Biological physics

Biological physics is a branch of physics that deals with systems of a biological nature, from the scale of biological molecules to whole organisms and ecosystems. Biological physics typically uses quantitative physical approaches to address biological questions similar to those studied in biochemistry and molecular biology.

Latest Research and Reviews

News and Comment

  • News and Views |

    An experimental study of living cells suggests that single myosin molecules are capable of generating unusually large forces. The observation is supported by a theoretical model — and demonstrates the complexity of in vivo force generation.

    • Andrew W. Holle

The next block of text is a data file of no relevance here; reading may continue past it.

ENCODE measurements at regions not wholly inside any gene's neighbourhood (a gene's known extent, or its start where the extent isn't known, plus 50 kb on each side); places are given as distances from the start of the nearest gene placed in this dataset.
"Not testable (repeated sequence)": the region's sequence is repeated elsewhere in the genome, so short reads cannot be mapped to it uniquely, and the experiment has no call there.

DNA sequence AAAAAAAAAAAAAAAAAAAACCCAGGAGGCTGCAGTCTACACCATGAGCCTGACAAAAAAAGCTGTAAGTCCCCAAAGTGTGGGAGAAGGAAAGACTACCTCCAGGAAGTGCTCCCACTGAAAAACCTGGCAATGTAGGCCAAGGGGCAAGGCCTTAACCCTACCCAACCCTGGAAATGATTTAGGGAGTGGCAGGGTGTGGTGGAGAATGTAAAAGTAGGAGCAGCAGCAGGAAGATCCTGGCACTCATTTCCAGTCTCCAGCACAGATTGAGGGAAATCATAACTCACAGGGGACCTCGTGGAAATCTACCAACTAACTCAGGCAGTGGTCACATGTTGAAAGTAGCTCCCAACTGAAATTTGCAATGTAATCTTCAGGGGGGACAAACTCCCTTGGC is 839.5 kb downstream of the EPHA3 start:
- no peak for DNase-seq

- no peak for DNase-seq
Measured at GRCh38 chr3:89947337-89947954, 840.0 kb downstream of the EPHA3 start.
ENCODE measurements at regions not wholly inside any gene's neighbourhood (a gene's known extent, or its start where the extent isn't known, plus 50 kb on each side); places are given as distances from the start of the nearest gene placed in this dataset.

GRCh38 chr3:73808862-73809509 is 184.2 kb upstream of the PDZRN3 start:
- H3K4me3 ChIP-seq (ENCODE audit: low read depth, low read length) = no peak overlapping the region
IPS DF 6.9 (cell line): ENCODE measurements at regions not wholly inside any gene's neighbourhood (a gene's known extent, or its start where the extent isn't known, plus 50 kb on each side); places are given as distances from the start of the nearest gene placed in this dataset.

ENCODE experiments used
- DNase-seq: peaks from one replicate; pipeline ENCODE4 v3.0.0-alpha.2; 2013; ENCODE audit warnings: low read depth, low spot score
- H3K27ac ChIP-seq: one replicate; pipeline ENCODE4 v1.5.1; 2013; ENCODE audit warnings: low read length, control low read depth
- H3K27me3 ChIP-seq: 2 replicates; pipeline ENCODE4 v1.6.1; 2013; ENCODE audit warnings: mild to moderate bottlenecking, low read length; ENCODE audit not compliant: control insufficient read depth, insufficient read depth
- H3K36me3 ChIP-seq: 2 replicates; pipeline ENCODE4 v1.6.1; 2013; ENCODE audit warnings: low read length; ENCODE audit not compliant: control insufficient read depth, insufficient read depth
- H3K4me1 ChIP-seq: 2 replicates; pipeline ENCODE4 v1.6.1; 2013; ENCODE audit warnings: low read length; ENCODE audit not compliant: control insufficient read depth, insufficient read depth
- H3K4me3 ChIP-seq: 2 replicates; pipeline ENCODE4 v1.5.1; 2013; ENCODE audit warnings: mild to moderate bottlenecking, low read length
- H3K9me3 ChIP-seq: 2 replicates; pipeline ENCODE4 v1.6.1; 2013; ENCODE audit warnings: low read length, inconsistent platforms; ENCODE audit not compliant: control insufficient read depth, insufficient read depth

•  & Ralf Kemkemer
  • News and Views |

    A two-state hopping experiment combined with a dynamical systems model reveals that cancer cells are deterministically driven across barriers, whereas normal cells cross only with the help of stochastic fluctuations.

    • Ulrich S. Schwarz
    Nature Physics 15, 524-525
  • Research Highlights |

    New experiments on swarms of Caenorhabditis elegans reveal that the worm can form a dynamical network that can be understood using active matter physics, and controlled using genetic manipulation.

    • Zoe Budrikis
  • News and Views |

    An inspired experimental approach sheds light on the formation of active turbulence in a system of microtubules and molecular motors. The emergent scaling behaviour takes us a step closer to understanding how activity begets turbulence.

    • Seth Fraden
    Nature Physics 15, 311-312